This brings us to the final installment of the Raven’s Shadow, Queen of Fire. To continue pounding this message in, definitely reread the first two books before starting. If you feel like you could use a book summary or glossary as you read it, your memory of the first two books is probably not sharp enough to fully enjoy it. Some of you might not care about this, but I wanted to enjoy the finale to one of my series as much as possible. Queen of Fire is in five point of views, expanding the cast of Tower Lord with one additional voice. I think it would be best if I avoid any spoilers, so I will simply tell you it is good. The book kicks off right from the start with a few great twists and keeps them going all the way through. Queen of Fire shows that Anthony Ryan always had a deep and complex story planned from the start, and that Blood Song was certainly just the opening chapters. The pacing remains fast and the action rises to new heights of intensity. Overall I thought it an excellent end to the trilogy.

That being said, there were a few minor things I didn’t like, but not enough to meaningfully impact my overall experience with the book. There were a few moments of what felt like forced character development for one or two of the POV’s. In those instances, it felt as if Anthony Ryan wanted to get the characters to a specific place before the end of the book but didn’t know how to do it. In addition, the scope of some of the final fights between armies were a little too large for me to fully grasp. I think that Anthony Ryan is a king of combat description when it comes to individual players, but his larger battle field descriptions are not quite on the same level.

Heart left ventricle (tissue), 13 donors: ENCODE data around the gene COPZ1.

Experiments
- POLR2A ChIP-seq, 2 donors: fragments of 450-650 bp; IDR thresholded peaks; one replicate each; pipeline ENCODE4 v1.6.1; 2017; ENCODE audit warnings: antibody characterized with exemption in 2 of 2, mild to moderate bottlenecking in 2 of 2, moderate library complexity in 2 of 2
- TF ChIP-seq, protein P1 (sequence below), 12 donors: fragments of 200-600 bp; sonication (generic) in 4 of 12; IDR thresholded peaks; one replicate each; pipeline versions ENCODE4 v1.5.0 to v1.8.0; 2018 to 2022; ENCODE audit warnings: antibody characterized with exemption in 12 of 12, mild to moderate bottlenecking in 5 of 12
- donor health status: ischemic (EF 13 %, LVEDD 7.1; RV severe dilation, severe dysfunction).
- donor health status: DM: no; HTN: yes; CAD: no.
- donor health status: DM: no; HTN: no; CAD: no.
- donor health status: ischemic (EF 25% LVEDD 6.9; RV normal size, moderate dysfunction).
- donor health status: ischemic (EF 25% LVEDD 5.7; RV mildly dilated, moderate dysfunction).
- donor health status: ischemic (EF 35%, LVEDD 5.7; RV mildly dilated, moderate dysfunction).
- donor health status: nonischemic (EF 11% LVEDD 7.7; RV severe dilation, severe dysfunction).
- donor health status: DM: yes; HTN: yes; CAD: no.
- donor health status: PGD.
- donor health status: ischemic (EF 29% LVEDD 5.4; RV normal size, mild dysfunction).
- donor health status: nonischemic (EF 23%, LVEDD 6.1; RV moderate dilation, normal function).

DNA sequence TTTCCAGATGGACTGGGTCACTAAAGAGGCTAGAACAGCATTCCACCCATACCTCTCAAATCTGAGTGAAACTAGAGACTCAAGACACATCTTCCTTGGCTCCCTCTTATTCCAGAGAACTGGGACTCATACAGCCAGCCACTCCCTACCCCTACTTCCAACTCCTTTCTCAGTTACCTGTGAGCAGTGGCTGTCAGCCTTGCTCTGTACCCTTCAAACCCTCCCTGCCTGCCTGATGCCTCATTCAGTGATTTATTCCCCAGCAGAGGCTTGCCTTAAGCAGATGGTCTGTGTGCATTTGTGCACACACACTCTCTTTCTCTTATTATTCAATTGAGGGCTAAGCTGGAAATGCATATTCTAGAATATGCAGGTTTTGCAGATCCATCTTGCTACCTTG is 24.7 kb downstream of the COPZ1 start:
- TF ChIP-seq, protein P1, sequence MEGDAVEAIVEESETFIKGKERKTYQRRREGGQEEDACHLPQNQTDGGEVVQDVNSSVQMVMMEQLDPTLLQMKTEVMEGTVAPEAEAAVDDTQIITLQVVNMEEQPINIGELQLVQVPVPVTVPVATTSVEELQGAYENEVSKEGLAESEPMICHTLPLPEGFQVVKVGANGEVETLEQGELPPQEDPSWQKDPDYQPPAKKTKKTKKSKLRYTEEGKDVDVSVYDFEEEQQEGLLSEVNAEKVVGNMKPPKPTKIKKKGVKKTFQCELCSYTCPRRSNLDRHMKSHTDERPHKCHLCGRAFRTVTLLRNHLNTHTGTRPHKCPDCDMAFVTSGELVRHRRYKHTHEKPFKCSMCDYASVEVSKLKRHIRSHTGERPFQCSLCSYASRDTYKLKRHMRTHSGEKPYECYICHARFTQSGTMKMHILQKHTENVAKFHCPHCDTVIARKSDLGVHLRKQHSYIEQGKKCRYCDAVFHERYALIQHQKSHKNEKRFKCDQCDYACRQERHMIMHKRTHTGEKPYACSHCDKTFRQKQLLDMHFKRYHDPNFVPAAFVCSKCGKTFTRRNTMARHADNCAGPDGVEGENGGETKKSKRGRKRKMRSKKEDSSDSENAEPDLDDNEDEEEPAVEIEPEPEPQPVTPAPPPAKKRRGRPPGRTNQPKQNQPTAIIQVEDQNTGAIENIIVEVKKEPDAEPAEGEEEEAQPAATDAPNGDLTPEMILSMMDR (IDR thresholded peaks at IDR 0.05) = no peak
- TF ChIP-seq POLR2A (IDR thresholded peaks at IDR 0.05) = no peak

However, even with these minor complaints I still loved the book start to finish. I have been seeing a lot of negative reviews for the book pop up and I don’t quite understand how people disliked it so much if they enjoyed the previous two novels. If you have not started Blood Song you should. If you didn’t like Tower Lord the first time, maybe you should give it another shot. If you are about to start Queen of Fire, make sure you have read the first two recently and enjoy the conclusion to a great story.

Rating Blood Song: 9.5/10

Rating Tower Lord: old – 8/10 new – 9.5/10

Rating Queen of Fire: 9.0/10